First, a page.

Monsoon magic in Nilambur

Monsoon magic in Nilambur

There is something poetic and dreamy about rains and the magic of monsoons is best experienced in Kerala: God’s own country. While one could debate endlessly about the traffic snarls, water logging and muck that rains bring one must admit that the inspiration and serenity rains bring along is second to none. My monsoon experience in Nilambur, home to the world’s best Teak, was unexpectedly remarkable.

Kerala is not just about its backwaters, beaches and well-kept tea estates. Wandering deep into the state reveals quaint hill villages; historically rich yet humble households and many traditions, which are kept clandestine even from some natives. Coming from Mumbai I can vouch for the city’s beautiful monsoons, but Kerala is the one place in India where the experience is truly enchanting.

A flooded river in monsoon in Nilambur,Kerala
A typical scene in monsoon in Nilambur.

Getting to Nilambur: A rail memory for life.

A rain drenched view of Nilambur railway station. Single line track.
Nilambur railway station.

The best way to get here is by taking the passenger train from Shoranur to Nilambur. Palghat is a town bordering Tamil Nadu and Kerala and also happens to be my ancestral place. The passenger train runs on a single track across several kilometres of mist-filled and water-drenched green pastures, it is a scene one can only appreciate in reality and not describe in words. Once the train chugs amidst the forest with tall symmetrical trees and a carpet of yellow broad leaves, one knows they’ve entered teak country and it’s time to get off the train. Let me just quickly rewind, how could I miss savoring the steaming tangy-sweet banana fritters called pazham poris. It is an omnipresent snack in Kerala.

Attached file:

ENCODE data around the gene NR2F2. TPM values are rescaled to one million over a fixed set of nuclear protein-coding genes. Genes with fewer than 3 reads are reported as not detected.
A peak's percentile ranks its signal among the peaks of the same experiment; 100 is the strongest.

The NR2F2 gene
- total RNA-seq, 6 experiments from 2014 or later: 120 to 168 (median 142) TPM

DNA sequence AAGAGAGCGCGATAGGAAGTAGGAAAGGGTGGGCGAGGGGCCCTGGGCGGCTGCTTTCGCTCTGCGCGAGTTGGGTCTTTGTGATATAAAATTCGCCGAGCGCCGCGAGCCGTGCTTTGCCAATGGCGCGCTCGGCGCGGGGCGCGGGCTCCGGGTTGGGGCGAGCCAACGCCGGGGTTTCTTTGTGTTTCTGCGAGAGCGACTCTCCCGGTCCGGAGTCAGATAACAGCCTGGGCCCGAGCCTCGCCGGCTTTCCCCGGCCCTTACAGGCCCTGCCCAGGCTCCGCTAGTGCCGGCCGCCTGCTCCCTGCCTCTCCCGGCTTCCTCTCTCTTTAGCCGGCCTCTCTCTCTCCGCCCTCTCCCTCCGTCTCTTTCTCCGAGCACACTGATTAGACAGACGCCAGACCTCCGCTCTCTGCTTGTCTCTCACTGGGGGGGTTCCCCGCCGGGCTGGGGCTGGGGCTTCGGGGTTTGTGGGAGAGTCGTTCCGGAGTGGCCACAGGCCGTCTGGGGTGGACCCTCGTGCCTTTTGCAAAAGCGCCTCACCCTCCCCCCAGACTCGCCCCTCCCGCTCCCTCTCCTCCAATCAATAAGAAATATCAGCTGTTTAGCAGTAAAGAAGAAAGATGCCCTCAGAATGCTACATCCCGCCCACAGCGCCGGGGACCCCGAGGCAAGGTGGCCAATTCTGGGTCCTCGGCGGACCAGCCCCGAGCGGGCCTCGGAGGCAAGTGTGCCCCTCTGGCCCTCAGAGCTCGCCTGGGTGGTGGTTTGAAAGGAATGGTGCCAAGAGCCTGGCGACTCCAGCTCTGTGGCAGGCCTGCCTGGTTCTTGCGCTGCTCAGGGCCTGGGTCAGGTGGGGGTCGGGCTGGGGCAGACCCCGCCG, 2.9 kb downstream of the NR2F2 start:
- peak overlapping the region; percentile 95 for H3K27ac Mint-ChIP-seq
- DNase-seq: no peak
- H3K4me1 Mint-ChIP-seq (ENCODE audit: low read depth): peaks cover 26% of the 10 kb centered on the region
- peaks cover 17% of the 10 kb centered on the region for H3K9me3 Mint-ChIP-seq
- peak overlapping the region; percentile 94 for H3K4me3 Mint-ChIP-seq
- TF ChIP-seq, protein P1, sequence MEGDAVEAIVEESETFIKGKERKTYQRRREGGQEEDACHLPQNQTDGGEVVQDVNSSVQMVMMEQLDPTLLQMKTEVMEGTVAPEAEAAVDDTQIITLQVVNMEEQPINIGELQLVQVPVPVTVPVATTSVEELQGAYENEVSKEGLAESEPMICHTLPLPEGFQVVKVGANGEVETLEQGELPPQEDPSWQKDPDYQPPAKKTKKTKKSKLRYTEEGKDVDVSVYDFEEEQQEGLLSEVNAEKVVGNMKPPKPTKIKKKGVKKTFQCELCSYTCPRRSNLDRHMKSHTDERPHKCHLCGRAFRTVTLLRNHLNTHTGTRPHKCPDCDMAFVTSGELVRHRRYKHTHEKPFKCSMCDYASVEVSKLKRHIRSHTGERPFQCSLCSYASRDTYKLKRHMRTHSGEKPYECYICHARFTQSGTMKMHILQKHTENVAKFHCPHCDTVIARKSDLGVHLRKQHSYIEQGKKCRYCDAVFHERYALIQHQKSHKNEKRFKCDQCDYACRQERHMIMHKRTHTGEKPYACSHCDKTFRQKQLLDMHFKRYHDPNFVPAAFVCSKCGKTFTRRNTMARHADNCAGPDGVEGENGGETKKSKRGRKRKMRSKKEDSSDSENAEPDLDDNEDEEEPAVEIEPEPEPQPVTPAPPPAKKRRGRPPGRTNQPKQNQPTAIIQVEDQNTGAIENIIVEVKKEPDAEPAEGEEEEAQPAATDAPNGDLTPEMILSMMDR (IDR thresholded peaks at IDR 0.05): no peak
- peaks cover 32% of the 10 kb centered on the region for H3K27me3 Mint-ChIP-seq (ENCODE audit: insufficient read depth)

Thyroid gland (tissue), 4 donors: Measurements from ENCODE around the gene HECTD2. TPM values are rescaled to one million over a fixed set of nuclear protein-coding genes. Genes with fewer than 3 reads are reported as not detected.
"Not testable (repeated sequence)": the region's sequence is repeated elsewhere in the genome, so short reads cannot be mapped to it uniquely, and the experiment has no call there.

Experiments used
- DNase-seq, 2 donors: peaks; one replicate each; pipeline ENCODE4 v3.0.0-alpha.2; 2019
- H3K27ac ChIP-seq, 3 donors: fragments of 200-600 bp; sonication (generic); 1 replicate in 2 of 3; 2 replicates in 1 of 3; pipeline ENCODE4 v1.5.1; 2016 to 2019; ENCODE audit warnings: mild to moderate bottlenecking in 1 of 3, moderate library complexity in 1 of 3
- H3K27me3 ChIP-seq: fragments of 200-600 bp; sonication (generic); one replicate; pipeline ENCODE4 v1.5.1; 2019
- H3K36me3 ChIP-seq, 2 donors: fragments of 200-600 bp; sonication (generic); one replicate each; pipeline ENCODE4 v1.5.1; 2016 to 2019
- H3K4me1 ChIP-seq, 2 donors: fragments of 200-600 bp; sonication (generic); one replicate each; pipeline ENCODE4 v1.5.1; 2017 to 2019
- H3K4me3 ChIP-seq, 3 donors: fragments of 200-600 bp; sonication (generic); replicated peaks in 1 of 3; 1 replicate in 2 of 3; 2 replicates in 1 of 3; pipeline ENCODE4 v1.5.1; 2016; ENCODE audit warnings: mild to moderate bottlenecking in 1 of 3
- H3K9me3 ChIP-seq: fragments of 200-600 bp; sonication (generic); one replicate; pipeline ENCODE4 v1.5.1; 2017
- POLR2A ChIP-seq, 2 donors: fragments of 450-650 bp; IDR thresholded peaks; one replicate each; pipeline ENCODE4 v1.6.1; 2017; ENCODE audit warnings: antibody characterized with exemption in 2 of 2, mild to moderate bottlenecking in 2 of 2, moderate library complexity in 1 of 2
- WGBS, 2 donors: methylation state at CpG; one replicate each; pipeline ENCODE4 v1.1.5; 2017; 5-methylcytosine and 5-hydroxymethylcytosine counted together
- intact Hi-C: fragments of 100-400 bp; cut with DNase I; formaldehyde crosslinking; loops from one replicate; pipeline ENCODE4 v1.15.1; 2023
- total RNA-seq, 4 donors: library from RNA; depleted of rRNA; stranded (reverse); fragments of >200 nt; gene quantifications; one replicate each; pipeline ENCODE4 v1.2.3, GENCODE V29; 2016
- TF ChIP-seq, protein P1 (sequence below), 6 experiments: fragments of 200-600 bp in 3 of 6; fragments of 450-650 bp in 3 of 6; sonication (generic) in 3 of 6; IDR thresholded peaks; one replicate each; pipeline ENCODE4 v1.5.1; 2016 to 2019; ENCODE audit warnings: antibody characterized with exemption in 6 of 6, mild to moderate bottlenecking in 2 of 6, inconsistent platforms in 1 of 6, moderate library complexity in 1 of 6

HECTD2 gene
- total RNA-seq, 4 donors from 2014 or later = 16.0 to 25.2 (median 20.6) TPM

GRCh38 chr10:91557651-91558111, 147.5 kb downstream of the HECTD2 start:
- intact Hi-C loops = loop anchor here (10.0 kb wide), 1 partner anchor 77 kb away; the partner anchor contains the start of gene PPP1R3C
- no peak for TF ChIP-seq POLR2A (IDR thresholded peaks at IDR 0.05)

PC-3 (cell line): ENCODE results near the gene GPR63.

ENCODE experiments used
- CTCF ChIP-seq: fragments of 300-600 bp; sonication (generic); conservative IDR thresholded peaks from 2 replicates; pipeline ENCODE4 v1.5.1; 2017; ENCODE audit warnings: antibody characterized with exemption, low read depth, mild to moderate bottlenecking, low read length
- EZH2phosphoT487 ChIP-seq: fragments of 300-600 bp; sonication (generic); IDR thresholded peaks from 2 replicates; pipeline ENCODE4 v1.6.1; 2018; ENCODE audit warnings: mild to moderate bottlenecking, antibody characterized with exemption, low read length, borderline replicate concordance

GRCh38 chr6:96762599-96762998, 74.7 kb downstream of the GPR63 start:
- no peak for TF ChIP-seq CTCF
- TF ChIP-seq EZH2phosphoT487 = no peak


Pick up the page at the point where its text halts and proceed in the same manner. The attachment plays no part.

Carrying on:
Banana fritter or pazham pori Kerala's favorite snack.
Pazham pori– must have snack in Kerala.

F is for food and football too: Local flavors.

Flags of Argentina and Brazil common scene in Kerala in football season
Argentina vs Brazil: who’s your favorite?

Nilambur is a typically laid back town where one can spot men clad in colourful sarongs called mundu ; chit chatting over cups of black tea fondly called Chaaya. Having come here in the middle of the football world cup I couldn’t stop noticing the yellow and blue flags all over the streets! Kerala is probably divided into two,once every four years into Brazil and Argentina followers. Having just returned from Russia (2018) where all the action was actually taking place I can proudly say that kerala would beat even the host nation in its Football fanaticism. I couldn’t stop myself from taking a selfie the moment I was out of the railway station with a towering cutout of Messi.

Also read: An ultimate guide to vegetarian food in Russia

Puttu Kadalai. Steamed rice flour and black tea.
Puttu Kadalai and chaaya for breakfast

After satisfying myself to a plate of Puttu- kadalai the traditional kerala breakfast we drove towards Kakkadampoyil from where we had to take a jeep towards our stop for the night.

Off –roading on a jeep: land rafting.

Off roading on a jeep.